U.S. corporate profit margins may finally start to decline. I say “finally” because it was almost 20 years ago that corporate profit margins rose to above-average levels, yet instead of regressing to the mean as on previous occasions, they have stayed at elevated levels more or less continuously ever since.
Wall Street’s graveyard is filled with the failed predictions of eminent analysts who predicted that corporate margins couldn’t remain so high for so long. In 1999, for example, none other than Warren Buffett of Berkshire Hathaway said that “you have to be wildly optimistic” to believe that corporate profit margins would stay above average for “any sustained period.” GMO’s Jeremy Grantham called profit margins “the most mean-reverting series in finance.”
You can see what Grantham was referring to in the chart below. Prior to the last couple of decades, profit margins rising to above-average levels was the precursor to a decline to well-below-average levels of 7% or below. But this hasn’t happened since the internet bubble. The profit margin at the bottom of the Great Financial Crisis got close (7.8% in 2008), but quickly jumped back.
Joseph Kalish, chief global macro strategist at Ned Davis Research, contends that a perfect storm is brewing that could put “profit margins… under attack from all sides.” In an interview, Kalish speculated that the profit margin could decline significantly over the next couple of years — perhaps by enough to once again break below that 7% level.
If his prediction is right, then the U.S. stock market will almost certainly produce disappointing returns in coming years. That’s because corporate profits would be falling even as the economy is strong.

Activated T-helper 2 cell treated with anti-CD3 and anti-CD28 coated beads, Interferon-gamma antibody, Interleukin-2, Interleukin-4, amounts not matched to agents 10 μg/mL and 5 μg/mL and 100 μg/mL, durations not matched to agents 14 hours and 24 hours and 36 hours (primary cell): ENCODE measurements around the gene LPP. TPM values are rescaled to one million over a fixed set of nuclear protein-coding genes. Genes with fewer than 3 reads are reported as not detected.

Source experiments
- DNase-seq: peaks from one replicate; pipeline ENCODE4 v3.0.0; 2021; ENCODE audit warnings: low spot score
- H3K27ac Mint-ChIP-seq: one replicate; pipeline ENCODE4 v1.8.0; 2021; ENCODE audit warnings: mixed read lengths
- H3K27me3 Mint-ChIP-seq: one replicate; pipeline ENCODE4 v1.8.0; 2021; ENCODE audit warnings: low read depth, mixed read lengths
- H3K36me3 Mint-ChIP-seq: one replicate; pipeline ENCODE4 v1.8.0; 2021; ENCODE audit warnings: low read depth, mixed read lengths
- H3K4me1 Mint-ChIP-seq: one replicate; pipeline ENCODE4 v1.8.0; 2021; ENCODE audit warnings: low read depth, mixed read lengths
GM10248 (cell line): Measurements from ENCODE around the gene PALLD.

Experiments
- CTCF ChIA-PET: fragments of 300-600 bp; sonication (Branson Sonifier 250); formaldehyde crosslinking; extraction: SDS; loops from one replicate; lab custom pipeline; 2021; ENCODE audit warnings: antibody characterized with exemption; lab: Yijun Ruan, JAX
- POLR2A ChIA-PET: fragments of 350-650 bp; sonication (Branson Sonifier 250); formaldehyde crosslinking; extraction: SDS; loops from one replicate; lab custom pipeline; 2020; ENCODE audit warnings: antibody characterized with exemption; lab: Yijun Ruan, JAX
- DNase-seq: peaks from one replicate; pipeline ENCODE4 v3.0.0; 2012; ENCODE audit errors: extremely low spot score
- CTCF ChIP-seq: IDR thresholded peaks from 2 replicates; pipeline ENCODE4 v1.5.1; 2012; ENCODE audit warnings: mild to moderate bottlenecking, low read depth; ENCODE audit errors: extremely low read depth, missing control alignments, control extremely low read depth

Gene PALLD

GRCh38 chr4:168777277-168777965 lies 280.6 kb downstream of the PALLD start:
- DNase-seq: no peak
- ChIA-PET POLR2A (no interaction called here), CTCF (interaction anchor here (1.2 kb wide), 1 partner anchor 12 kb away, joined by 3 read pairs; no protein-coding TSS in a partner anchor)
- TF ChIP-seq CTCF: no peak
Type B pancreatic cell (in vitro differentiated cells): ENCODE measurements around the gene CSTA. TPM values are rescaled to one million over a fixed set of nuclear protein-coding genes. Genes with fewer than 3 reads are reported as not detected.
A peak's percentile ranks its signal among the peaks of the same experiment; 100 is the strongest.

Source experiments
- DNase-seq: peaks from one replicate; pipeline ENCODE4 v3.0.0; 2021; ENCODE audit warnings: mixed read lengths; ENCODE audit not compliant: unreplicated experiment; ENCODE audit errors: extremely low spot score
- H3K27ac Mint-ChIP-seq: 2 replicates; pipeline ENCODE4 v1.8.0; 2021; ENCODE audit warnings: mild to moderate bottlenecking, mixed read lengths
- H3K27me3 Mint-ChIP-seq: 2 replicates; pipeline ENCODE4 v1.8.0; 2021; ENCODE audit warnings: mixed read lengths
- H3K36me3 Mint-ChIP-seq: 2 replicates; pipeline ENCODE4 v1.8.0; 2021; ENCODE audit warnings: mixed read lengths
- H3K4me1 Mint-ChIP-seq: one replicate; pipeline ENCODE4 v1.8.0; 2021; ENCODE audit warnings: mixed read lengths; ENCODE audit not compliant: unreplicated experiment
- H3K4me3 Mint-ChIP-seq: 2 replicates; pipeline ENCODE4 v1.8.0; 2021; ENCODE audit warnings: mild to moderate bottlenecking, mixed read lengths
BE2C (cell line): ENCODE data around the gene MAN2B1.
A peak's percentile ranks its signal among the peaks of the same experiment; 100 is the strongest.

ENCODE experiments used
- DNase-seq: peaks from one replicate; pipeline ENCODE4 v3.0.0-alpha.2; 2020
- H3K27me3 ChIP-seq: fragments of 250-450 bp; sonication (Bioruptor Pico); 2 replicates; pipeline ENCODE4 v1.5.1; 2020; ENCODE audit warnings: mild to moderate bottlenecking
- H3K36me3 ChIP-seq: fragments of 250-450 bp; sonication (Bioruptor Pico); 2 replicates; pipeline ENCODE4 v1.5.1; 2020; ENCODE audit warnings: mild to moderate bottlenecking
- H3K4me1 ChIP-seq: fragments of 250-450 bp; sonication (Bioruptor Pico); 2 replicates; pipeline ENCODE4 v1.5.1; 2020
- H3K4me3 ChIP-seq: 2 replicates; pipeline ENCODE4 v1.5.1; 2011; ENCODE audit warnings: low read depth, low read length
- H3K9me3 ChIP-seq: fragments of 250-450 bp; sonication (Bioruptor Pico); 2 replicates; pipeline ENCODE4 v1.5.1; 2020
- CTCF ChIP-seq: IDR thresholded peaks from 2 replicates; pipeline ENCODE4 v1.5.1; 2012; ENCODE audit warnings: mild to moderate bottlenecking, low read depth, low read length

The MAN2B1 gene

To illustrate, consider the following back of the envelope calculation. Let’s generously assume that corporate revenue will grow over the next four years at the same pace it did for the decade through year-end 2019. I picked that decade because it doesn’t include the coronavirus pandemic. Let’s also assume that the stock market’s price/earnings ratio stays constant, which is also an extremely generous assumption because it currently is higher than 94% of the time since 1970. Let’s keep other factors constant, such as dividend payout rates, share buybacks, and share issuance.
Given these assumptions, if the corporate profit margin declines by one percentage point each year over the next four years, the S&P 500
at year-end 2024 will be 19% lower than at year-end 2020.
What’s causing this perfect storm?
Kalish identifies a number of factors that could conspire to cause profit margins to decline, including:
- Higher labor costs. “With a record number of job openings and anecdotal reports of shortages of skilled labor,” companies will quite likely have to pay more for labor.
- Higher interest costs. With the economy re-opening and inflation heating up, it seems likely that corporations will have to pay more in interest in coming years.
- Taxes. This category includes both direct (through higher corporate tax rates) and indirect (taxes on production and imports). President Joe Biden has already signaled his intent to raise corporate taxes, and Kalish points out that the administration “could be looking for new sources of revenue from indirect taxes.”
To be sure, Kalish said, several potentially countervailing forces could mitigate the downward pressure on profit margins. Labor costs would not rise as much as they would otherwise if productivity or labor-force participation were to increase, for example. Still, the odds don’t look good. Kalish says he “can’t recall a time when so many components were at risk” of causing profit margins to tighten.
Mark Hulbert is a regular contributor to MarketWatch. His Hulbert Ratings tracks investment newsletters that pay a flat fee to be audited. He can be reached at firstname.lastname@example.org
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